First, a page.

Weaving is done on a loom. One set of threads, called the warp, is stretched parallel, while another thread, called the weft, is interlaced between them. The basic action is: half the warp threads are pulled away from the other half, creating a gap between them. The weft is pulled or pushed through the gap, and then pushed tight against the rest of the woven fabric; this action is called a pick. Then the warp threads are reversed, the other half being lifted up to invert the gap, and the action is repeated, with the weft going in the other direction. (In a plain weave, every other warp thread is lifted; in more sophisticated or pattern weaves, any subset of the warp might be lifted in any pick.)
There are many types of looms. One of the simplest involves hanging the warp threads vertically with weights. In another primitive loom, the “backstrap loom”, one end of the warp is tied to a fixed pole, and the other end to a strap around the weaver’s back; the weaver adjusts the tension on the warp by leaning backwards into the strap.
The type of loom used at the dawn of the Industrial Revolution was more advanced. The whole machine stood in a large frame, with the warp threads running horizontally through it. The warp was lifted by strings connected to foot pedals, and the weft was thrown back and forth on a “shuttle”, a small piece of wood that held a spool of thread. A comblike structure called the reed would push the weft down after each pick. A small loom could be operated by one person, but obviously the fabric could not be wider than the weavers’ arms, since they had to pass the shuttle through by hand. To weave a wider cloth required multiple weavers, who would throw the shuttle back and forth.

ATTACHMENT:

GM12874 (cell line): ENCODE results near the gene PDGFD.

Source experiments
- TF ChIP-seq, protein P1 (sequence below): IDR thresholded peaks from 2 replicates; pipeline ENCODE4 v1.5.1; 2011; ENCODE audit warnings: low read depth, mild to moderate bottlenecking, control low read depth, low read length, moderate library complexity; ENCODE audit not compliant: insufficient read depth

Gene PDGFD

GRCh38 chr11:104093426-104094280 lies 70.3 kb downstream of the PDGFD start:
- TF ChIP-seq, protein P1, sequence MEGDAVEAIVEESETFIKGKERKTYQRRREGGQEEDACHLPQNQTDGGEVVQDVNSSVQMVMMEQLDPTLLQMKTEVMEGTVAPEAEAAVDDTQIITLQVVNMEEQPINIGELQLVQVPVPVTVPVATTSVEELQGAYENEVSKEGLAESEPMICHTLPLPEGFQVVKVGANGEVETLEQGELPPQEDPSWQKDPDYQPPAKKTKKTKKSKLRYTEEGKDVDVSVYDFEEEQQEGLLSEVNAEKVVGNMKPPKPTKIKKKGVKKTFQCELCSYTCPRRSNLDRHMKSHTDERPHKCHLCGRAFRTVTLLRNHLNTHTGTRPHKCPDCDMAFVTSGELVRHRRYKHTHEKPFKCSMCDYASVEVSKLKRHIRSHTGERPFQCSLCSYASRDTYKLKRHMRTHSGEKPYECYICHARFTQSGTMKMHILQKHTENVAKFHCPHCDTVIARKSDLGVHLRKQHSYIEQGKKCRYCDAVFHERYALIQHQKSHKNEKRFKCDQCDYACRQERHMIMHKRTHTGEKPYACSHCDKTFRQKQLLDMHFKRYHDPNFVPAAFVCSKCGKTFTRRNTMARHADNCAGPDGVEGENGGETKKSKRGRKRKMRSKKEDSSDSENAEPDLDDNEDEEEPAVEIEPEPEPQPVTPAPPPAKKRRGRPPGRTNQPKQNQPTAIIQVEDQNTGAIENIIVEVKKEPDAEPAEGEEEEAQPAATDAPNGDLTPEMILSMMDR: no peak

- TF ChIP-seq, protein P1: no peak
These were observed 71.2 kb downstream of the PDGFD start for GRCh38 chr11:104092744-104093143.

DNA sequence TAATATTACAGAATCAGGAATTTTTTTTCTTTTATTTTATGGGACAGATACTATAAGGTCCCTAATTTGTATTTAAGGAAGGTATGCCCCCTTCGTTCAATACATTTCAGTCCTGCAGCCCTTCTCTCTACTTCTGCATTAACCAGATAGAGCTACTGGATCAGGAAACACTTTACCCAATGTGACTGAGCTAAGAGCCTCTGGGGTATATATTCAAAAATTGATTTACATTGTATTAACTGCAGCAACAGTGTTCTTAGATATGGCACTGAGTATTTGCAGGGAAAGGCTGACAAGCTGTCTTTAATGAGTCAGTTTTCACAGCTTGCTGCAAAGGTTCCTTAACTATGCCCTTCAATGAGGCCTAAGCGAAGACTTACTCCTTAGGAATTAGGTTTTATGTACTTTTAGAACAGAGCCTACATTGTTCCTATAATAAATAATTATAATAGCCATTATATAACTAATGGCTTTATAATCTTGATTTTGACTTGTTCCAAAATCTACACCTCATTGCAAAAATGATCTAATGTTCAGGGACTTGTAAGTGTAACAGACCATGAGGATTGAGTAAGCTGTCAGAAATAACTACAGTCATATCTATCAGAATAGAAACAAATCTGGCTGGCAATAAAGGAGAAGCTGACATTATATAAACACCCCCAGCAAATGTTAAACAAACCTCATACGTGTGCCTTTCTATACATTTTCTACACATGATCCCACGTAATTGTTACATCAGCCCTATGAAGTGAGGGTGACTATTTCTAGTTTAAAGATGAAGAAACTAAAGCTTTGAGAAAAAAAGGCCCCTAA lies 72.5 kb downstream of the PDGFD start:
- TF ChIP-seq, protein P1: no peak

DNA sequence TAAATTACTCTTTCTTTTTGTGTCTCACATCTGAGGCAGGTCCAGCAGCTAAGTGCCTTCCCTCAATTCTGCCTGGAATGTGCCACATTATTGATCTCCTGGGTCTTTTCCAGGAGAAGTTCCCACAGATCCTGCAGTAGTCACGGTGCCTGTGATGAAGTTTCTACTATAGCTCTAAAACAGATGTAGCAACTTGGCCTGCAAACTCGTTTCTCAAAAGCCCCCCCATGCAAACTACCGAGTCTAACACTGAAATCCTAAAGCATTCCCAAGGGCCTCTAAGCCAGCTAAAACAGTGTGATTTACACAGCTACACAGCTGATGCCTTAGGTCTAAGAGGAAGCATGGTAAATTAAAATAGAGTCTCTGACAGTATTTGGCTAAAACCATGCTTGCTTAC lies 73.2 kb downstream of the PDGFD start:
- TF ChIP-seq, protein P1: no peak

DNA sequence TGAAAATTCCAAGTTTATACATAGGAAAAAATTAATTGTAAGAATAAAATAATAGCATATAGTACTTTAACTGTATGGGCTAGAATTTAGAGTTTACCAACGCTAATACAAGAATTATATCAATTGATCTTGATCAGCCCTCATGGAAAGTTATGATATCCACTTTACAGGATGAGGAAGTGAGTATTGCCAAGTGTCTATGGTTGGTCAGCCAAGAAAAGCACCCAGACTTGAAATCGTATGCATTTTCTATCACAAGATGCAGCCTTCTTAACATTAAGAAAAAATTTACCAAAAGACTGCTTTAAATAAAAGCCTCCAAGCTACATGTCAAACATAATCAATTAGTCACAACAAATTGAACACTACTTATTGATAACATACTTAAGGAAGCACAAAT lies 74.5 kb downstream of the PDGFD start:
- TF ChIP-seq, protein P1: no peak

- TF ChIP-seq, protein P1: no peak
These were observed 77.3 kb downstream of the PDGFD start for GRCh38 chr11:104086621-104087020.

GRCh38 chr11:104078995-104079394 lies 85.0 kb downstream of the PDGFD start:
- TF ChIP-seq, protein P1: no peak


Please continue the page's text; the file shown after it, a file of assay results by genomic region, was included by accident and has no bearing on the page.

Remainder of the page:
This was the state of things by the early 1700s: a highly manual process, done with the aid of sophisticated machines, but still completely dependent on the time and attention of skilled craftsmen, and largely done in the home—literally a cottage industry. Each weaver needed several spinners to supply him, and each spinner relied on a supply of cotton, wool, or flax that was collected and cleaned by hand. Not only was the process time-consuming and tedious, it took practice. The quality of the output depended on the skill of the artisan; poor work would result in a product that was lumpy, uneven, or rough.
The entire process had stayed largely the same for centuries. But it was all about to change.
Over the course of several decades starting in the 1700s, this entire process was revolutionized by automation. In short, we invented machines to do almost every step of the process. And machines, it turns out, can work faster, better, and more consistently than people. The result was an enormous reduction in the cost of fabric, or conversely, an enormous increase in the productivity of each worker—and at the same time, a product that was of higher and more consistent quality. I’m still trying to understand exactly how this happened, but here’s what I know so far.